Two-thirds of start-up founders suffer declining health
Around 67% of start-up leaders attribute personal health issues to their working lives, according to research released by leading global consumer health company, RB.
The survey of 504 start-up leaders, conducted in collaboration with global start-up community, Startup Grind, found that the working schedules and the stress of starting a business are contributing to declining health: almost half (49%) of start-up founders work over 50 hours per week, with one in four (28%) putting in over 60 hours. This is significantly higher than the 37.1 hours that the average UK worker spends at their job.
As a result, over a third (38%) say they suffer with insomnia or poor sleep, whilst one in four (26%) have mental health complaints, including stress, anxiety and depression. Healthy habits also tend to go out of the window, with one in three (34%) start-up leaders believing that their work has a negative impact on their diet.
The impact on personal health amongst start-up founders comes despite the positive motivation of innovators to improve other people’s health for the better: 78% were inspired to launch their business by a desire to improve people’s lives, with a further one in five (22%) motivated by the condition/health of a family member, friend or loved one.
Asked what business activities were contributing to their stress levels, almost three quarters (74%) named funding, investment and/or cashflow as a top-three stress factor. Access to talent and recruitment was second, cited by over a third (39%), closely followed by product/service innovation and R&D (33%).
Alex Gordon-Furse, Director, Startup Program at Startup Grind said: “Stress and burnout are incredibly common within the start-up community and these issues don’t go away as businesses become more established. Leaders are constantly tackling new challenges. Even those that have a concrete business plan and access to funding will be grappling with something, whether it’s regulation or how to take their offering to market. During this period, leaders pour their heart, soul and numerous hours into getting their business off the ground and making it a success. This dedication can have negative repercussions on their health.”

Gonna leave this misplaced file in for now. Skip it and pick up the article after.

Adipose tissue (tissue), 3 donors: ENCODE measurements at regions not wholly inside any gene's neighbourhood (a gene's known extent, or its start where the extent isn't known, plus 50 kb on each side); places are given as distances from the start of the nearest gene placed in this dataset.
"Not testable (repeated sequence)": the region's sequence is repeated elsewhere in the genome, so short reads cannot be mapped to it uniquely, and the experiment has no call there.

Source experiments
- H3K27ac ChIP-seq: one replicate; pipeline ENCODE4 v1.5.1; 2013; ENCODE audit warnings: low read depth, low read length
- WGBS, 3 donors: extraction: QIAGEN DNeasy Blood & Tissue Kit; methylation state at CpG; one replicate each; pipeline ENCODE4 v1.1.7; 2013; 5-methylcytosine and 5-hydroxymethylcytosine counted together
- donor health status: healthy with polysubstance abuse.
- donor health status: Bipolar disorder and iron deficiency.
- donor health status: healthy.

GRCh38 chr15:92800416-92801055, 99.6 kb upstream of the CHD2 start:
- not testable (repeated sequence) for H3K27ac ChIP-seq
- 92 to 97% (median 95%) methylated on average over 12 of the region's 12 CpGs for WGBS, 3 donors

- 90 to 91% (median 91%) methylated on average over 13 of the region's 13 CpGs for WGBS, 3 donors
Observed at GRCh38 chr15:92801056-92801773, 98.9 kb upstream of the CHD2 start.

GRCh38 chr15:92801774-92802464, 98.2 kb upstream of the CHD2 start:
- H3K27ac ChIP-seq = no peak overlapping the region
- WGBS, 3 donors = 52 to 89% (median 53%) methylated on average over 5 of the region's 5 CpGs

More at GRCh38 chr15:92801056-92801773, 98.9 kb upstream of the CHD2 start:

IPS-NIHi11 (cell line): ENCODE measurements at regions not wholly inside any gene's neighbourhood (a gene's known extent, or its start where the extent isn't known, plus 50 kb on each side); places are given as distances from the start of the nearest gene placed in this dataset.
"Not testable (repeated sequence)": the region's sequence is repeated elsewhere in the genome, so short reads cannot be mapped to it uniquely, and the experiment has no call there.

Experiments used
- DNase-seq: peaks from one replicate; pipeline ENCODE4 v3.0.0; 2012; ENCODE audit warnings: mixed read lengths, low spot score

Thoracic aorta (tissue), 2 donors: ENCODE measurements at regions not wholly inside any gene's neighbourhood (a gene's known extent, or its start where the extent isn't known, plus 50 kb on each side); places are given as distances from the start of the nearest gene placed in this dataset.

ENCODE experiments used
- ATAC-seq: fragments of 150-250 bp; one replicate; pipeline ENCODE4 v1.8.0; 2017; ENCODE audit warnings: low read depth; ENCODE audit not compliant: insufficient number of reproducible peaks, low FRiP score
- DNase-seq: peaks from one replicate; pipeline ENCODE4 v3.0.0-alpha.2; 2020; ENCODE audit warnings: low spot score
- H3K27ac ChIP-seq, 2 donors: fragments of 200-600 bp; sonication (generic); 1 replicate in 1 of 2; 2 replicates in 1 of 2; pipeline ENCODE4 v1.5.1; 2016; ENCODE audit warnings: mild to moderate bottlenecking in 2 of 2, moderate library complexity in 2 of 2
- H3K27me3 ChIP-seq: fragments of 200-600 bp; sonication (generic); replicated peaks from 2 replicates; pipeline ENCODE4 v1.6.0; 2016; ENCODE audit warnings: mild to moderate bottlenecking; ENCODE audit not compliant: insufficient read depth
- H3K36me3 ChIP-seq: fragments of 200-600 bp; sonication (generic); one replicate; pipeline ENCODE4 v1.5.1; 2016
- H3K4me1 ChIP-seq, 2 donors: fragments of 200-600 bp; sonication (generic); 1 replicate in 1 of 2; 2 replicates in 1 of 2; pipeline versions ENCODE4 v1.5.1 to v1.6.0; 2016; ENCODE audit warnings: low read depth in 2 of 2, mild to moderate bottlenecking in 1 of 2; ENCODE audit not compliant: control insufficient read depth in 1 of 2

However, it’s not all doom and gloom, with the results highlighting that many start-up founders reported improved personal lives because of their work. 41% highlighted launching their own business has improved their relationships with family members, whilst one in three (38%) are in a better position financially.
For start-up founders to continue their positive journey whilst minimising stress, improving their personal health, and making their venture a success, a critical factor is often finding the right partner to work with.
Dr Philip Bolton, Interim VP Innovation at RB said: “We share start-ups’ passion for wanting to create a world where people lead healthier and happier lives. We understand what goes into developing successful global brands like Dettol and Nurofen, and we want to support start-ups who have started down this road, so they can successfully complete their journey. We can provide access and expertise across many different areas such as R&D, marketing and global supply chain, creating innovation partnerships that can really transform a business. At the same time, we also know that we can learn a lot from start-ups and improve and grow our own business by taking their agility on board and learning from their approach.”
RB is always looking to partner with healthcare and health tech start-ups and innovators on the next generation of consumer health products. By supporting start-up leaders through some of the most stress-inducing stages of growing their business, RB aims to fast-track the development of effective health solutions for consumers worldwide and support the health of the innovators behind them.